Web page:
A charity based in Glasgow’s East End, With Kids provides one-to-one Play Therapy to vulnerable children aged three to eight at risk of experiencing mental health issues due to trauma or neglect in early life. Support is delivered by six full-time Play Therapists – three each in Edinburgh and Glasgow – plus part-time staff who deliver additional sessions in West Lothian. The charity also runs a family support programme for the communities in which they work, including summer holiday sessions, family events and breaks.
The delivery of age-appropriate one-to-one play and supervised social skills groups helps children to develop physically, emotionally and socially. The service has grown rapidly and has now supported more than 260 children in 68 primary schools and nurseries.
Towards the three-year salary costs of the East End Play Therapist (Glasgow). This service supports some of the most vulnerable children in Scotland who have had traumatic experiences as babies and young children. The full-time Play Therapist for the East End of Glasgow supports 21 children each year, delivering an average of 15 sessions per child, as well as separately supporting families and carers to develop their parenting skills in line with the child’s needs.
Where are you with this particular project?
We are four months into year two of our funding. I am happy to say we met all our outcomes in year one and are on track to achieve our outcomes for year two. To date, we have provided 31 children with Play Therapy support through funding received from The Robertson Trust – all of whom have been given the space to revisit traumatic or adverse experiences and helped to understand feelings that arise. Ultimately, with our support, they have been able to develop their emotional, cognitive and practical resources. We have also worked with parents and caregivers to support them and enhance their understanding of their child’s emotional needs.
And what's still to come?
Seven children have resumed Play Therapy sessions this autumn, while we will take on another 11 new referrals throughout the course of the year. We will monitor changes in each child using qualitative and quantitative methods, with Play Therapy continuing for as long as is beneficial.
What tips would you give to other organisations seeking funding for this kind of work?
In this kind of work, the numbers of beneficiaries can be low due to the deep-set change it aims to bring about in its participants. It’s important to communicate clearly the quality of that change and to set realistic activities and outcomes. This project was set in work we had previous experience of delivering. Monitoring and evaluation information from previous work helped us state what could realistically be achieved in this project.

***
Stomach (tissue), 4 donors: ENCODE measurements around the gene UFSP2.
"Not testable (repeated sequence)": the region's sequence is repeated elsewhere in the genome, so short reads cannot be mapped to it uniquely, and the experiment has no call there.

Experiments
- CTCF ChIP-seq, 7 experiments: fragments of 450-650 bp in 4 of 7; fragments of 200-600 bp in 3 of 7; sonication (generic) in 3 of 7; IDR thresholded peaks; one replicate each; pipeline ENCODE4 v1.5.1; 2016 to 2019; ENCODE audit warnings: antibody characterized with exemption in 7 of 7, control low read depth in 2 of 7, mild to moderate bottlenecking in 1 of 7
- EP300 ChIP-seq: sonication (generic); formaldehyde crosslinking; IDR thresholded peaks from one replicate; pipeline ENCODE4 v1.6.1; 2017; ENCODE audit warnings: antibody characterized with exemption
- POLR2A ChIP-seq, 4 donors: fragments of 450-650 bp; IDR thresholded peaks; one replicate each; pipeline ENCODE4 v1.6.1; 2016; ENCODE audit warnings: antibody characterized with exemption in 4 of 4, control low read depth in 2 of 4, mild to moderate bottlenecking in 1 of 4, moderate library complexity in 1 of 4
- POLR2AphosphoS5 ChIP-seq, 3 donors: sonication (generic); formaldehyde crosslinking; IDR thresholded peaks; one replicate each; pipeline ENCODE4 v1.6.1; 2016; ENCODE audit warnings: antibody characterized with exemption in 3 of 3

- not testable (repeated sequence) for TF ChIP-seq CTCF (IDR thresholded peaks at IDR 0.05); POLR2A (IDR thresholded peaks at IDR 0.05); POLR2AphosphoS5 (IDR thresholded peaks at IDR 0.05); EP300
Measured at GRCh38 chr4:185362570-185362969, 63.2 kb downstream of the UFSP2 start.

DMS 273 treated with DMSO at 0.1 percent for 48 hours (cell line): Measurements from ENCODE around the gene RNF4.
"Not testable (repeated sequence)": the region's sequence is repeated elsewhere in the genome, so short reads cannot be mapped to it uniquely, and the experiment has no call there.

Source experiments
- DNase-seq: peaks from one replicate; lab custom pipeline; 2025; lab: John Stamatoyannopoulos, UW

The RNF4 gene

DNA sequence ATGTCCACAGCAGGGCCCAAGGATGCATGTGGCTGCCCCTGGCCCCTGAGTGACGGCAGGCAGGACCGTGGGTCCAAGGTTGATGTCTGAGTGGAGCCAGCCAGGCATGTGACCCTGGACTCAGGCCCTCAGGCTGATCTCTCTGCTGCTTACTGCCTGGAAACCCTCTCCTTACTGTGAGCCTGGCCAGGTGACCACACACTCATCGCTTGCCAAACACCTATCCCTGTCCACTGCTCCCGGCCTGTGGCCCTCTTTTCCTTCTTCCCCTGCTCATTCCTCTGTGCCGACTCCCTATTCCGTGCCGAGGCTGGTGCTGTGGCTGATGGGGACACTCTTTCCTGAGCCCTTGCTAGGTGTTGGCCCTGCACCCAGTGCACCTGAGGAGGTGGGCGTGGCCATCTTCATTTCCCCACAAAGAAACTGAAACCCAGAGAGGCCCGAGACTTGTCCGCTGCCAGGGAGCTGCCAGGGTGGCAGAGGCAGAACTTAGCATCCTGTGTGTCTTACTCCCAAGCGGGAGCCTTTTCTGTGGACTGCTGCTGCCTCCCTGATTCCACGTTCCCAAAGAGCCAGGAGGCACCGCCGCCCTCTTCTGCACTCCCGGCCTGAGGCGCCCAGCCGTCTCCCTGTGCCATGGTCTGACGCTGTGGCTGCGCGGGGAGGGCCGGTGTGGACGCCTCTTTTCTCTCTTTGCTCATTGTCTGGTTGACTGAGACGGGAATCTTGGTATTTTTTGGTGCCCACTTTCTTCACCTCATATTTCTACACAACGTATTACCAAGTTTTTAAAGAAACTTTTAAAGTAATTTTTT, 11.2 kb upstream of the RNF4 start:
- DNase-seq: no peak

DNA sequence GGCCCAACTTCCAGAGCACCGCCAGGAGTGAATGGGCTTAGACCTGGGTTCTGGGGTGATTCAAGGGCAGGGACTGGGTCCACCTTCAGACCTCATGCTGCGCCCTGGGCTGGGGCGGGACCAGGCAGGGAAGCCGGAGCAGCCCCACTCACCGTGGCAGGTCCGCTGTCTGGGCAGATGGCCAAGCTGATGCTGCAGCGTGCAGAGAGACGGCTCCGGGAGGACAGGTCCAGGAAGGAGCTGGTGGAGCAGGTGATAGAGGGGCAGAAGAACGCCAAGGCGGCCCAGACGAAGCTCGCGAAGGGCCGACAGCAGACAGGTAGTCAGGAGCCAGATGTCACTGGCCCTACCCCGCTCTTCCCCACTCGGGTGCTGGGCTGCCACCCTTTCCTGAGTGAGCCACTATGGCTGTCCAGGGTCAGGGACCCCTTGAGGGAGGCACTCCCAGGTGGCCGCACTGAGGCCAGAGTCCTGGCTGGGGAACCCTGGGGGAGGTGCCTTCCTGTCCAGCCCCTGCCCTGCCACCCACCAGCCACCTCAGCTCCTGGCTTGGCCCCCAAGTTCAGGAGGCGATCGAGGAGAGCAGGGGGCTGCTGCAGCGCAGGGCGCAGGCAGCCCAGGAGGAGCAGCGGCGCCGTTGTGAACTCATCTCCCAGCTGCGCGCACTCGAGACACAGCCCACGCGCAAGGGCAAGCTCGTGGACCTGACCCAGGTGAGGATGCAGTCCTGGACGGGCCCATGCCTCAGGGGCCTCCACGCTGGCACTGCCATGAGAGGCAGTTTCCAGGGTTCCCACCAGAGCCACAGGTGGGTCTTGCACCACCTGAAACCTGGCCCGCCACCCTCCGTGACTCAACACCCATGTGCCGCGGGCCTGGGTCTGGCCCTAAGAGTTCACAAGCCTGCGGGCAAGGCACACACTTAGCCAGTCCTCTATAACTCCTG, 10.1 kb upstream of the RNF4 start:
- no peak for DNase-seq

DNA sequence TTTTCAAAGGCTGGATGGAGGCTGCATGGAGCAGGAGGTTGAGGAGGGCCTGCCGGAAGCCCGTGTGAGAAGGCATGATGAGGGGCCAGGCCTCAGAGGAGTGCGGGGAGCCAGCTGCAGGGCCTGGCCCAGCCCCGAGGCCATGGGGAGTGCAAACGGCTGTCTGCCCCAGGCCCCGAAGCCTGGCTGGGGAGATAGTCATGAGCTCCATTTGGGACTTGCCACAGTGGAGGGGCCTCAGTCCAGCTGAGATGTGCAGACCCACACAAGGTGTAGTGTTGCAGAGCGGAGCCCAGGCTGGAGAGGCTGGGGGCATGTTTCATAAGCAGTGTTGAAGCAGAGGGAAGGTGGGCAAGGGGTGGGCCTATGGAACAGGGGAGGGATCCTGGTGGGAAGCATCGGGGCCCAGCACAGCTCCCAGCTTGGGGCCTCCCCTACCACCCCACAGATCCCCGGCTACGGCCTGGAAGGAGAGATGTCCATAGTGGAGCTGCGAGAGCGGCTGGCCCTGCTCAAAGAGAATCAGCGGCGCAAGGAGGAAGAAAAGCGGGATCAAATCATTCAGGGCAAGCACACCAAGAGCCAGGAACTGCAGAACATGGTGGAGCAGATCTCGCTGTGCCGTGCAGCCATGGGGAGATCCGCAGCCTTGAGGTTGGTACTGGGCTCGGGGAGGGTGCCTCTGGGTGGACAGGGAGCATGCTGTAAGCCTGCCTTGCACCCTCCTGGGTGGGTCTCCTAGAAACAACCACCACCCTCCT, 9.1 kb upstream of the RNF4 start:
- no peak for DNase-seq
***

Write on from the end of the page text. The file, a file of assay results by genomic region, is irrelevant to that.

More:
What difference does this funding award make to the work you do?
Funding from The Robertson Trust is invaluable to us and the children with whom we work. The fact that funding spans three years enables us to plan our service, creating stability and consistency in our delivery. It also enables us to provide support to those children who need it quickly, without spending time on the waiting list. Overall, this funding helps to improve and empower the lives of children who are at risk of experiencing mental ill health. Play Therapy enables children to build their inner resources, self-esteem, emotion regulation and coping mechanisms – all ultimately improving their long-term mental health outlook.
In order to successfully apply for funding under our Giving Strategy 2016-19, applicants must demonstrate how their work will contribute to one or more of the themes within the Trust's three new funding strands.
This application was eligible as a result of its fit with the following theme:
Funding Strand: Care and Wellbeing Theme 2: Improving the health and wellbeing of children & young people affected by mental and/or physical ill health
“By supporting this valuable service, the Trust can help ensure that support is provided in an area of significant deprivation, at the earliest possible stage that will have a lasting impact upon not only the children, but their families. Last year, 72% of the children who participated in Play Therapy demonstrated an improved outlook that will develop their self-esteem and confidence from a young age, the value of which cannot be overstated. We also hope that funding from the Trust will help leverage statutory funding and allow the charity to employ additional staff to meet the growing demand for services across the Central Belt.” Lesley Macdonald, Head of Giving